Belize Sun Dancer II
If your travel plans dictate that you go from the Belize International Airport straight to the Sun Dancer II and back again, then believe me, you've missed the boat. I guarantee that the crew of the famously luxurious live-aboard fleet will tell you the same thing, because if there is any destination as fascinating above the sea as it is below, it's Belize.
Due south of Mexico's Yucatán Peninsula is a country in which more than 40 percent of the land is protected as national park, where elusive jaguars roam dense jungle still enshrouding thousands of ancient Maya structures. The relatively few sites that have been excavated such as those at Lamanai, Altun Ha and Caracol are vivid portals into a fascinating culture that thrived some 2,000 years ago. Cruise down the New River and you'll see the tapered point of Lamanai's tallest temple rising high above the jungle canopy. Pay attention to the bird life along the forested river banks and you'll quickly realize that there are more species of birds in Belize (some 543, but who's counting?) than there are fish species on its protected reefs.
For such a small country, Belize certainly packs a punch when it comes to activities; choices range from cave-tubing to nighttime croc-spotting definitely not your typical eco-adventures. Jungle lodges have the safari experience down to an art, and there are plenty that cater to every budget, from Howler Monkey Lodge to Lamanai Outpost. Not only are these the coolest deco stops you may ever experience, they're also the perfect end to a week of live-aboard diving up, down, inside and around some of the Caribbean's largest atolls. The Sundancer II's schedule is designed for up to five dives (and meals) each day, so your logbook (and waist) will quickly fill out.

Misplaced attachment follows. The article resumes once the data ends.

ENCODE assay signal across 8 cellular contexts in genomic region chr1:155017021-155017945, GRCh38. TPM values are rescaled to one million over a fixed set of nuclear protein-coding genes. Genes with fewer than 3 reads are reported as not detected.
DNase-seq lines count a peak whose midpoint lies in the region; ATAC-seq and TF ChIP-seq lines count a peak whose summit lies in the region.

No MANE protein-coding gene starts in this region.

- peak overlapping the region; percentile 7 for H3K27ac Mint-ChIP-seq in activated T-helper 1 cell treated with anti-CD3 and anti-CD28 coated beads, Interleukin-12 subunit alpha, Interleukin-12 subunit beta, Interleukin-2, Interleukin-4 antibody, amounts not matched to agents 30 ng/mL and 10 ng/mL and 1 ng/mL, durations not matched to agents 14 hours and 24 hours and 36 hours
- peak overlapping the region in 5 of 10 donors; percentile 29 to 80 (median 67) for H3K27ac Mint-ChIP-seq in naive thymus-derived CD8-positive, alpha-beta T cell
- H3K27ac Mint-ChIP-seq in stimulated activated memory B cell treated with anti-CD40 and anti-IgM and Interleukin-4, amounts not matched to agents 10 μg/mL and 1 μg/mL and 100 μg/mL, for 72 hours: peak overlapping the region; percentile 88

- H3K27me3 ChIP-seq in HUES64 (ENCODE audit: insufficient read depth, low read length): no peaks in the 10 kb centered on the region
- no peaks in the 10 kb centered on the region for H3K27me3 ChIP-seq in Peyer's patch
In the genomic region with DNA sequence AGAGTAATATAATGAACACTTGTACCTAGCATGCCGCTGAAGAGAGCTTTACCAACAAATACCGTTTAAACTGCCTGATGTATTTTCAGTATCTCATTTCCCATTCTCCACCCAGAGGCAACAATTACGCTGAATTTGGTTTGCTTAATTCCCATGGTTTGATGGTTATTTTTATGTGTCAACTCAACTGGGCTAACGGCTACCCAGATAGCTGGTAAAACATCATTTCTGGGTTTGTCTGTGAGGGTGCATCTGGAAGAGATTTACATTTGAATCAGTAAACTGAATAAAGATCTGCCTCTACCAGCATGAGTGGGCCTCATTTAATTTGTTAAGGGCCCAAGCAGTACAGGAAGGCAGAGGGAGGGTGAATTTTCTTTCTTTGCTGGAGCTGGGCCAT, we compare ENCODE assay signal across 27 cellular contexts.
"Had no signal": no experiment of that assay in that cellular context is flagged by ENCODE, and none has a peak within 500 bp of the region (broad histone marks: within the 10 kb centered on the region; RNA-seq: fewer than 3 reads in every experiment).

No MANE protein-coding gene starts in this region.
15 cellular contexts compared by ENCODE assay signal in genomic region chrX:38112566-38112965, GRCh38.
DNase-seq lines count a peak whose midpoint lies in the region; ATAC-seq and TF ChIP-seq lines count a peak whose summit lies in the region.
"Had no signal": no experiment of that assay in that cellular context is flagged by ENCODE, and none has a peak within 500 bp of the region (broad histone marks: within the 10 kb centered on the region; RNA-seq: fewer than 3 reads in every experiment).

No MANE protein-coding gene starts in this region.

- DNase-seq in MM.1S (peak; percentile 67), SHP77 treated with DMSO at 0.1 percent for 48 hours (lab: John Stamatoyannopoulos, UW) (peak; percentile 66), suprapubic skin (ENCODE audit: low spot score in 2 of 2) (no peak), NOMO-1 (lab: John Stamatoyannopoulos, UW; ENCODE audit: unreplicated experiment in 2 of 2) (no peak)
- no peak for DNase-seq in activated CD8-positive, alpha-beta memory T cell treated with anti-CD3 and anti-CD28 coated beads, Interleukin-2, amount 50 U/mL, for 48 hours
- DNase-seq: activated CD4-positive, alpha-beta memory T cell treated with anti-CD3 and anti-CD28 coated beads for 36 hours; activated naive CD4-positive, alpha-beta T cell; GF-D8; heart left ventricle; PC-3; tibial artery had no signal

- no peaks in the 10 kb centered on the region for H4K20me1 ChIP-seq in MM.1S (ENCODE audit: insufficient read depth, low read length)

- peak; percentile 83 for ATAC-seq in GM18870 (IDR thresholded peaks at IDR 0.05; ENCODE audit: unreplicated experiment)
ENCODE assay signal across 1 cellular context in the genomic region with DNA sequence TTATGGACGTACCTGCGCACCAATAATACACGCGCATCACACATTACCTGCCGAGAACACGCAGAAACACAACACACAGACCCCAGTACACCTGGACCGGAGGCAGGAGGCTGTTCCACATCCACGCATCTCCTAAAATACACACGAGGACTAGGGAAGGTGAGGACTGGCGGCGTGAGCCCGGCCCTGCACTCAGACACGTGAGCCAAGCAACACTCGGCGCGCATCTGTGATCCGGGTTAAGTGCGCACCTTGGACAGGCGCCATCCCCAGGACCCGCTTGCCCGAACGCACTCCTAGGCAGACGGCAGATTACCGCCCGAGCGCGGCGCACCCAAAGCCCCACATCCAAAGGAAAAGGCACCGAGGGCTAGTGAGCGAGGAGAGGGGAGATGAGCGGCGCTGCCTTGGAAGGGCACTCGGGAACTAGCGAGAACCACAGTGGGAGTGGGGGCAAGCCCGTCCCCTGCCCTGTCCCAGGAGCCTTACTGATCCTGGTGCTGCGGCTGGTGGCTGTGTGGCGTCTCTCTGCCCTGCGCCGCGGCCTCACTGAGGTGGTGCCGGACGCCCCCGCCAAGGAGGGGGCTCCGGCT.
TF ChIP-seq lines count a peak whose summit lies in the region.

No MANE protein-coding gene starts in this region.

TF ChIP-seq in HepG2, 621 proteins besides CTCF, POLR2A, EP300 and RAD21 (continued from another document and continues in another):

Lighthouse Reef dominates the itinerary and is home to the Blue Hole, a renowned must-dive. Divers descend to between 110 and 130 feet to see the massive stalactites that stand testament to an era when this geologic formation stood above water. Day boats bring divers to this spot, too, but at the end of the day only the live-aboards remain to journey on to destinations more remote.
It would take weeks just to dive the sites around Lighthouse Reef and Turneffe Atoll. Thankfully, the experienced crew is astute at judging conditions and selecting the best from the best for each given dive. Pristine walls are thick with colorful sponges and healthy coral. In the shallows, the confetti sparkles of juvenile fish fascinate anyone who lingers long enough to begin cataloging the astonishing variety of species, many no larger than a thumbnail.
At the opposite end of the spectrum, divers may see squadrons of spotted eagle rays and graceful sea turtles, impressive numbers of barracuda grabbing hold in the current and thick schools of swirling jacks.
Quebrada, off Long Cay on Lighthouse Reef, is brilliant day and night. Because the enormous boat swings dramatically on the mooring, you never know if you're entering the blue beyond the wall or right above an endless field of shallow coral heads. The wall is like an old-growth forest, with yellow pipe sponges reaching 20 feet in length so much like an alphorn that you half expect the Ricola commercial to blast out the end. Up top, massive tarpon cruise the shallows; at night they're like a pack of ill-behaved dogs, bumping into you as they surreptitiously use your light beam to help them hunt.
Any diver who has been on one of the boats in Peter Hughes' fleet waxes poetic about being wrapped in warm towels the moment they emerge from a dive and about the memory of hot chocolate (your choice: virgin or with a splash of a warm-you-up additive) after the last night dive.